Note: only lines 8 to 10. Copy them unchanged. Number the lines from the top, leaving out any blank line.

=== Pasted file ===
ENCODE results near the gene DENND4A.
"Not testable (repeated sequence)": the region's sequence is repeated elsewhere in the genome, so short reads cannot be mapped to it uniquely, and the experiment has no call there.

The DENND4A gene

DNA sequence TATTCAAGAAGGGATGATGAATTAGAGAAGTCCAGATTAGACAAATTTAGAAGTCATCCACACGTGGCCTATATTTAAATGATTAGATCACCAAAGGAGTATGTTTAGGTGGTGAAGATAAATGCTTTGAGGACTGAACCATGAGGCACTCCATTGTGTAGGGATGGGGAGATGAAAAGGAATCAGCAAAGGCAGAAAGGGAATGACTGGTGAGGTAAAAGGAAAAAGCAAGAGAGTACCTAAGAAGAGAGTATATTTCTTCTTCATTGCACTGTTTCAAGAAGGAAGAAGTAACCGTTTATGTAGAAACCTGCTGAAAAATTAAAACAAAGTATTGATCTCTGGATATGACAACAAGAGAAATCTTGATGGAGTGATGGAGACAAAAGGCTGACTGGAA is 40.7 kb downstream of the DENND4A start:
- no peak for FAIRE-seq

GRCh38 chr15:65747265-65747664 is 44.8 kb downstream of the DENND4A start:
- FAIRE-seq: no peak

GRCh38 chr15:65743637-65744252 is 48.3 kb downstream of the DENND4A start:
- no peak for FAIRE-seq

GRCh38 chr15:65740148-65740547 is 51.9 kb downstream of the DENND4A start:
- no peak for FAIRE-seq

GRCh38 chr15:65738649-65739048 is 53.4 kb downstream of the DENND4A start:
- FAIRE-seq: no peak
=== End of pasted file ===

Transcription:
GRCh38 chr15:65743637-65744252 is 48.3 kb downstream of the DENND4A start:
- no peak for FAIRE-seq

GRCh38 chr15:65740148-65740547 is 51.9 kb downstream of the DENND4A start: